PIL claims cigarette butts harmful, High Court seeks Centre’s reply

This was claimed in a PIL in the Delhi High Court which sought the Centre and Delhi government's response on it.

By: PTI | New Delhi | Updated: March 6, 2017 7:48 pm
MP tobacco ban, tobacco ban MP, MP jails tobacco ban, tobacco ban MP jails, Madhya Pradesh jails, Madhya Pradesh prisons, MP jails, MP prisons, MP jailbreak, MP prison jailbreak, tobacco ban, Madhya Pradesh, Bhopal, Indian Express Not just the smoke of a cigarette, its ‘butt’, the cellophane sheets cover on the pack too are major environmental and health hazards. (Representational Image)

Not just the smoke of a cigarette, its ‘butt’, the cellophane sheets cover on the pack too are major environmental and health hazards. This was claimed in a PIL in the Delhi High Court which sought the Centre and Delhi government’s response on it.

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Not just the cigarette butt or filter, but the cellophane sheet covering the packs and the aluminium foil inside them are also harmful to the environment, the petition has claimed.

It has sought direction to the manufacturers to set up bins, one for each of the three items, near every ‘paan’ shop or cigarette retail outlet within six to eight months.

A bench of Chief Justice G Rohini and Justice Sangita Dhingra Sehgal issued notice to the Ministries of Environment, Forests and Climate Change and Health and Family Welfare as well as the Delhi government and sought their reply to the plea by May 24.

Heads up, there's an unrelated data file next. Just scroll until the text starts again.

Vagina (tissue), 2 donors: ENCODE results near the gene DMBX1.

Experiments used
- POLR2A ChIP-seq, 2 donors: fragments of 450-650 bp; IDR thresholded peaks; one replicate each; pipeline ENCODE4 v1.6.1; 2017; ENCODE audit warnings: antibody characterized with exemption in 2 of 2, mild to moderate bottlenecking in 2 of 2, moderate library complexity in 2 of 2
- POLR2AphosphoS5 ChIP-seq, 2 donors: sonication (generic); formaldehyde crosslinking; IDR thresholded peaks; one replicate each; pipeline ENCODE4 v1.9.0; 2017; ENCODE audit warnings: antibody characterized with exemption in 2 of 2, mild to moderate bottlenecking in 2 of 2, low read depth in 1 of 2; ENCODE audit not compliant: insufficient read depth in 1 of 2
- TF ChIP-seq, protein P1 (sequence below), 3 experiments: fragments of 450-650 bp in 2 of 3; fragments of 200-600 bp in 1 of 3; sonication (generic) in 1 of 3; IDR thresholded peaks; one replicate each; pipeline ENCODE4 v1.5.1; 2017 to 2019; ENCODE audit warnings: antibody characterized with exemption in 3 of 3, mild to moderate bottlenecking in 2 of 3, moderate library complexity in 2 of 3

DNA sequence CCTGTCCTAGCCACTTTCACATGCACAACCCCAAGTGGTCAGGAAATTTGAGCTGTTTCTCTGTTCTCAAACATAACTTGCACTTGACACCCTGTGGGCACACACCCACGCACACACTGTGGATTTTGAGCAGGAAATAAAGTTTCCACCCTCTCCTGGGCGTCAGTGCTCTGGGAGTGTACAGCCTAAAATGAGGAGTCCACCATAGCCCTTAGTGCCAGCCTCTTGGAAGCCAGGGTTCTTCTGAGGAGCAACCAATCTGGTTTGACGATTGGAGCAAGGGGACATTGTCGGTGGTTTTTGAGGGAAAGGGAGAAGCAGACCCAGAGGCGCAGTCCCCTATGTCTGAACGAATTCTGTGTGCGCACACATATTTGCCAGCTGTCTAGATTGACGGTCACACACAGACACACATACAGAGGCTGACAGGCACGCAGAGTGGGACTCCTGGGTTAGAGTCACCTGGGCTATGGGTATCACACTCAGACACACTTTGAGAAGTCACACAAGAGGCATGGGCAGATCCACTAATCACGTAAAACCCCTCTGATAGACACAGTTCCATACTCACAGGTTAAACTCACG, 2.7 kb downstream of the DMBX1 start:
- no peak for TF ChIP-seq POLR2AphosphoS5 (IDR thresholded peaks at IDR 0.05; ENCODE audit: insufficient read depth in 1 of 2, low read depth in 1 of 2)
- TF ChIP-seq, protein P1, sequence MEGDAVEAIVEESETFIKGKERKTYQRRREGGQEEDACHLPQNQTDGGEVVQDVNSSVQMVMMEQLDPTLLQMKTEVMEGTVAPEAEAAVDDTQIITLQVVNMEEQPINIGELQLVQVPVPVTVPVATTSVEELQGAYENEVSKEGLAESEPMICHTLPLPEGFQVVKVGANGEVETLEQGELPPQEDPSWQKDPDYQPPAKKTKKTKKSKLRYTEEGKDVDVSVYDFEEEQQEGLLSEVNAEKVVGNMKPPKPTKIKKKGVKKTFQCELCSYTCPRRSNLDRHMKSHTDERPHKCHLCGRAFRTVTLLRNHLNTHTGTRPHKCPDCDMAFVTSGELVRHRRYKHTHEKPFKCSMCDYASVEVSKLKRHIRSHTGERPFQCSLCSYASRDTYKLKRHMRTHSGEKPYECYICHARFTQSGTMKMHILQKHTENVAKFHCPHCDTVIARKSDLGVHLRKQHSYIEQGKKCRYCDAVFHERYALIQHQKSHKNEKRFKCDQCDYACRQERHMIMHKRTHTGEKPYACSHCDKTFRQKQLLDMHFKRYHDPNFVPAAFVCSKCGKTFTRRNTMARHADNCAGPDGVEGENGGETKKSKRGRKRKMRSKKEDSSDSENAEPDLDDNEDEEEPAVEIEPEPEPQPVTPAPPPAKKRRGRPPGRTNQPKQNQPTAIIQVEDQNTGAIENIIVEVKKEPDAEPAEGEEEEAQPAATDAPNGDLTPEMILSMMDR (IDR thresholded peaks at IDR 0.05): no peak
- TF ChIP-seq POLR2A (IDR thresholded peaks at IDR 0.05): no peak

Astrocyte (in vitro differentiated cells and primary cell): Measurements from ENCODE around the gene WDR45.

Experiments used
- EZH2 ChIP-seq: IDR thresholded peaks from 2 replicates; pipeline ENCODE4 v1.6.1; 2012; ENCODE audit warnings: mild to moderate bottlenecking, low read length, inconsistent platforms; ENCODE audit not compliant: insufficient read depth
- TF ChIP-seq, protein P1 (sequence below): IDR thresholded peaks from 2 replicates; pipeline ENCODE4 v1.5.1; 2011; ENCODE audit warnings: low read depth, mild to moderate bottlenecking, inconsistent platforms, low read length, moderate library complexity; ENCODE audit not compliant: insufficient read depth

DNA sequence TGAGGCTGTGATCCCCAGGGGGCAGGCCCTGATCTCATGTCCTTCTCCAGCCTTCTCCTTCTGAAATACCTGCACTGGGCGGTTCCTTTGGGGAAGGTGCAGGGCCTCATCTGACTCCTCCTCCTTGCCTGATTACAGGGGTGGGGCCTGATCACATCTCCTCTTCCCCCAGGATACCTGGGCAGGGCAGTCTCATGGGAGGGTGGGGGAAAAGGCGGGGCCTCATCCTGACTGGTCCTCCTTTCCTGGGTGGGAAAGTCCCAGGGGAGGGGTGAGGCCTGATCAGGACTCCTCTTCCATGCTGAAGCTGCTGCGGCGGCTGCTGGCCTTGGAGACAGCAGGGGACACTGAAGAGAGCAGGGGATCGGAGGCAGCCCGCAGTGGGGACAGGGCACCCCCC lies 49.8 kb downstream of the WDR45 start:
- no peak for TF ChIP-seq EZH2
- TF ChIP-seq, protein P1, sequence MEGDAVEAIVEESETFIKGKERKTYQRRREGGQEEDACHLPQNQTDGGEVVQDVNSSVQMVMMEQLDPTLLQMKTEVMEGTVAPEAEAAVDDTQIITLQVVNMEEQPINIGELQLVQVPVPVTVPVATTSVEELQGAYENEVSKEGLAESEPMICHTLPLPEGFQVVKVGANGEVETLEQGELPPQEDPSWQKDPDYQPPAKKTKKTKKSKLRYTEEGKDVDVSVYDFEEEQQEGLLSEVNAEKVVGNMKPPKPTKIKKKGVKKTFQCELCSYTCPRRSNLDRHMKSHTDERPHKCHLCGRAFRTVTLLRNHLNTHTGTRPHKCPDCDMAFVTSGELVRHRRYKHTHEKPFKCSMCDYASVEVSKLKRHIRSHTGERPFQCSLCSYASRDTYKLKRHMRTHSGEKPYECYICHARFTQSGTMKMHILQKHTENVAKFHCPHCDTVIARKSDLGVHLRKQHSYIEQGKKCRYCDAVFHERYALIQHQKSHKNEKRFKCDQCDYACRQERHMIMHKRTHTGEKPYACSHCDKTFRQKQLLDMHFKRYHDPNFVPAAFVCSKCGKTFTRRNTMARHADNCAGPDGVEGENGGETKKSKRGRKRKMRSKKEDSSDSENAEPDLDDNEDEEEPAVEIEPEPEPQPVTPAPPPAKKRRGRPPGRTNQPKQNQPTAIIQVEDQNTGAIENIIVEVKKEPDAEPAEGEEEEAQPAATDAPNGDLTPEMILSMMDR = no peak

The order came on the petition by one Sridhar Kotagiri, who claims to be a philanthropist.

In his plea filed through advocate Anupam Tripathi, Kotagiri has contended that the three non-biodegradeable materials affect the water table as they release toxic chemicals on coming into contact with water.

The petition has contended that cellophane sheet cover, the aluminium foil and the cigarette butts are littered everywhere, leading to serious environmental issues.

“That environmental experts are of the unanimous opinion that the butt of cigarette which is made of plasticised cellulose, acetate, which remains in its original form in environment and takes between 8-12 years to biodegrade.

“Even after such a decade long period it only breaks into smaller parts which contribute to soil and water pollution,” it has also said.

The petitioner has claimed that the central government “appears to be oblivious to the damage, irreparable injury and irreversible damage being caused” by these non-biodegradeable materials.

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